Peter McCarthy Electric Co., Inc. - Specializing in Older Buildings in Chicago
Adventures in Old House Wiring....

"It's a small world, after all...."

No pic here today. Just an entertaining observation on how technology has made our world so very small in 2013.

I have a client who lives in Woodlawn, around 62nd St.  She is a professional who travels widely. I got a call from her the other night, telling me the heat and the kitchen outlets were out in her condo. When her number came up on my phone I figured it was some sort of emergency, since it was late at night. Routine so far, except that she was calling from Hong Kong. Her roommate in Woodlawn had contacted her, and she then contacted me.

Since it was a heat outage, I put that in the  "very important right now" category. I described how it may be a HVAC issue (she has a modern gas-fired furnace in the unit) or it may be an electrical issue. The dead kitchen outlets point to the later but one can never be sure. I told here the next day was booked solid, but I would push something around on the schedule to get over there in the morning. I just could not pinpoint the time. I said let her roommate know I will be there sometime between 9:00 and 11:30.  He had to stay at the condo to let me in. That was the best I could do. (I had an Edison inspection on my 1200 Amp service job already scheduled for that morning, and I had to be there when they came. Edison only gives you a general AM or PM appointment time. So I told her let him know I'll be there as soon as I can, he needs to wait there for me.

I was able to get there at about 11:10 AM  My client had emailed him and set it up with him the night before, so I fully expected him to be there and welcoming me with open arms, in that I was going to possibly restore his heat. However, that was not the case. He was not there. I buzzed the buzzer several times. No answer. So I texted her, in Hong Kong. The electrons shot off that front door step at 62nd and Dorchester, flew all the way to Hong Kong. She then called him, and the phone in the apartment rang, but he did not pick up. The electrons flew from Hong Kong to the apartment about 15 feet from where I was standing. She got no reply. She emailed him as as well, shooting more electrons from Hong Kong back to Hyde Park and Woodlawn. She then texted me back letting me know she was so sorry, he was not there, she did not know where he was, ect.  In the meantime I was able to push all the buzzers, just to verify they worked, and an upstairs neighbor took pity on me and let me in after I gave him the whole story. He took a chance that I was not a scam artist since I had all the correct names and had all my tools. I took the liberty of banging VERY LOUDLY on the condo door, just to awaken a drowsy roommate if he was there. Alas, no dice.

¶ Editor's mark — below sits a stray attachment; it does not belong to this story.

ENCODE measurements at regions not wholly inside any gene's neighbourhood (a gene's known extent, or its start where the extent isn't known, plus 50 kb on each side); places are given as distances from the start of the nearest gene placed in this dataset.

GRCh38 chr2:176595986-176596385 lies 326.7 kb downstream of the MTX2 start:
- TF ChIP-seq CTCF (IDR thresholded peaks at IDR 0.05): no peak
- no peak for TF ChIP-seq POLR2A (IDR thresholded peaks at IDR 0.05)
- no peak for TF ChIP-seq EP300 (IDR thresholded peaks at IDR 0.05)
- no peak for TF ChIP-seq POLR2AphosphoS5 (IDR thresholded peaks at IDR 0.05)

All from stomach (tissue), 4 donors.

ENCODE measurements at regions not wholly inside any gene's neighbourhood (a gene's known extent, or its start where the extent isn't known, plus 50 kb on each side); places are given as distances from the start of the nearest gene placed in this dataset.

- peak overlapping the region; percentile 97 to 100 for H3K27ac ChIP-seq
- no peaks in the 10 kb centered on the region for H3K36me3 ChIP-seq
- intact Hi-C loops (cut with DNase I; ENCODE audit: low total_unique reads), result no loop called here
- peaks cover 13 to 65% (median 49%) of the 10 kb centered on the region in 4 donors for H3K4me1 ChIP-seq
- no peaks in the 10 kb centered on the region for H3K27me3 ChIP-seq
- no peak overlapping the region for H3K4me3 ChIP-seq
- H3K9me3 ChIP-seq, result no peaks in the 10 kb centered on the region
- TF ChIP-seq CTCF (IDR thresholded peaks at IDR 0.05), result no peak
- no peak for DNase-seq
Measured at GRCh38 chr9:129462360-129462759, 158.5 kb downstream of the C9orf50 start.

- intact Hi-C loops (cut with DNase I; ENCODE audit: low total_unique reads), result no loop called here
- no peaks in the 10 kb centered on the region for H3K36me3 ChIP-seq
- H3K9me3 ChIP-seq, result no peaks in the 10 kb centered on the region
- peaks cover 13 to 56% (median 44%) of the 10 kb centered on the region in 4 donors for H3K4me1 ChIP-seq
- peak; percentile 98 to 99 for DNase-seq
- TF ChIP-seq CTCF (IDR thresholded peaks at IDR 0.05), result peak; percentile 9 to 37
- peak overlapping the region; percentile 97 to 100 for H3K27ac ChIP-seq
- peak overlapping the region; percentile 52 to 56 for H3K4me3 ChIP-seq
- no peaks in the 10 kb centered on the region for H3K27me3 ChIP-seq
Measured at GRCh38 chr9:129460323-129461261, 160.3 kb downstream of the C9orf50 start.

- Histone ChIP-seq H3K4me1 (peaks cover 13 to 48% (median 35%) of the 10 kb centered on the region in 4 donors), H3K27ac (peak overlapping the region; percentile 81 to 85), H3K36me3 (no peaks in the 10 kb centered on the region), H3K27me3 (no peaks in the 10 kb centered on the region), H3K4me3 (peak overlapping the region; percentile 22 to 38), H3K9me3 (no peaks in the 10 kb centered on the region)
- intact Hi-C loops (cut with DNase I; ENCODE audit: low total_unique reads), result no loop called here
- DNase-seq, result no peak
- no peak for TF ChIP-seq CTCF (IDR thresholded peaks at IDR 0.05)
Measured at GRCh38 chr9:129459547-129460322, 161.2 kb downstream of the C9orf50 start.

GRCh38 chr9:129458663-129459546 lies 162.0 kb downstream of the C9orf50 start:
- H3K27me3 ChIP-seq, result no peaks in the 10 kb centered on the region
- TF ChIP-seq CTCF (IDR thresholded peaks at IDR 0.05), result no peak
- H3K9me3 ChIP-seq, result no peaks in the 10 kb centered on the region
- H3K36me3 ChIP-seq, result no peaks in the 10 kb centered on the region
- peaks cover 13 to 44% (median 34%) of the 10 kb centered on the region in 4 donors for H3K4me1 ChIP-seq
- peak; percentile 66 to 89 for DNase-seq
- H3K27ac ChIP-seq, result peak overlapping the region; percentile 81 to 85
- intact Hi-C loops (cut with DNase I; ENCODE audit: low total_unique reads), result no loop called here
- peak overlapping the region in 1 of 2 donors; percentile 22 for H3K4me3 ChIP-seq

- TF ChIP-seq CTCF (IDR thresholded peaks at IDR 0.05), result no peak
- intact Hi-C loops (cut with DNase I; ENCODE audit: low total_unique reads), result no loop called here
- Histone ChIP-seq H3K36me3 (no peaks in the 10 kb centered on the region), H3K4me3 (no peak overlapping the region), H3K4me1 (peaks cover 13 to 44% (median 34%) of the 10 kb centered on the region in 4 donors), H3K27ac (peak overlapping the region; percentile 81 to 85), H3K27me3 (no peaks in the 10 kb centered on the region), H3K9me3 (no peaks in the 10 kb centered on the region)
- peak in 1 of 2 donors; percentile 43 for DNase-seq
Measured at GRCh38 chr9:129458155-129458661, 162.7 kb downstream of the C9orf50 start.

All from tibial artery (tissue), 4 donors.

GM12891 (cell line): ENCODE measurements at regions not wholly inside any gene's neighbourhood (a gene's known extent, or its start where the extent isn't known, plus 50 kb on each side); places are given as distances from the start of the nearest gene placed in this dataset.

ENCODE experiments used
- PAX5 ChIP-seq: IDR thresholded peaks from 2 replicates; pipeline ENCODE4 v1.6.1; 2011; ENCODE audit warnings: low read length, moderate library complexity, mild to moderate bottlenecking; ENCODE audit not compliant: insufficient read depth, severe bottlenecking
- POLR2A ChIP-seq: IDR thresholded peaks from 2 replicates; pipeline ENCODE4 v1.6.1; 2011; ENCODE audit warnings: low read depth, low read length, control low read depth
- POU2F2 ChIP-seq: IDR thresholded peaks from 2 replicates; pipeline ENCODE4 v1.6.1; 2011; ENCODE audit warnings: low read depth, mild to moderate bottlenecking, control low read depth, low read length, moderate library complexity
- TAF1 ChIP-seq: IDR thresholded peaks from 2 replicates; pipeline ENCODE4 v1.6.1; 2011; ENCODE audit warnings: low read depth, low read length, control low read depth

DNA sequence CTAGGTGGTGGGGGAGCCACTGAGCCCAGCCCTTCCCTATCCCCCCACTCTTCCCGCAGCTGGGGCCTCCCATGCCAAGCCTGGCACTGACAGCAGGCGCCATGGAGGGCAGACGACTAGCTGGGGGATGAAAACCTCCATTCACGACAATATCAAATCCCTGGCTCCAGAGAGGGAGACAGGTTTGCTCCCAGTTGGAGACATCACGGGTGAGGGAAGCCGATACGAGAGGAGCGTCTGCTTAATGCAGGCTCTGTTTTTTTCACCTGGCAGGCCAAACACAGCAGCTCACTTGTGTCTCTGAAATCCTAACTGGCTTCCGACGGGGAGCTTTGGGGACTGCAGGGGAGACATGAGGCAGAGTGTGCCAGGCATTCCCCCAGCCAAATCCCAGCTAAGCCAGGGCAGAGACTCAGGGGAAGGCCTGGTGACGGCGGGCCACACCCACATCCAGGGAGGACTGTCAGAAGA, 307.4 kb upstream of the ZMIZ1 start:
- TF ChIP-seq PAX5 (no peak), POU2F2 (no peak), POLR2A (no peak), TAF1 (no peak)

I was pretty irritated. Not furiously indignant and self-righteous, (I can't believe it! I rearrange my schedule on short notice to "rescue" this guy and he stiffs me!) as I may have been in earlier years. I have mellowed and have also come to believe things going "smoothly' is far from the norm, it's almost the exception. She phoned me up a little while later, again apologizing and saying she would let him know this was unacceptable. I was kind and understanding, but told her I was going to have to charge a full service call fee for this lost time. She agreed, of course. Again, in earlier years, I would have "done her a favor" and eaten that cost myself. I very rarely insist on the full service call fee where circumstances conspire to make it so that I can render no service. In most cases I am entitled to it, but it really kind of engenders hard feelings. No way to Make Friends and Influence People. But in this case it just struck me as a tad too egregious to let slide. So I'll send the bill.

It really kind of amazes the boy in me that those electrons can shoot from the front door to Hong Kong and back up to the apartment 15 feet away in a matter of moments. I feel like the horse and buggy driver being blown away by the blinding speed of 14 miles per hour when he first laid eyes on the Model A Ford.
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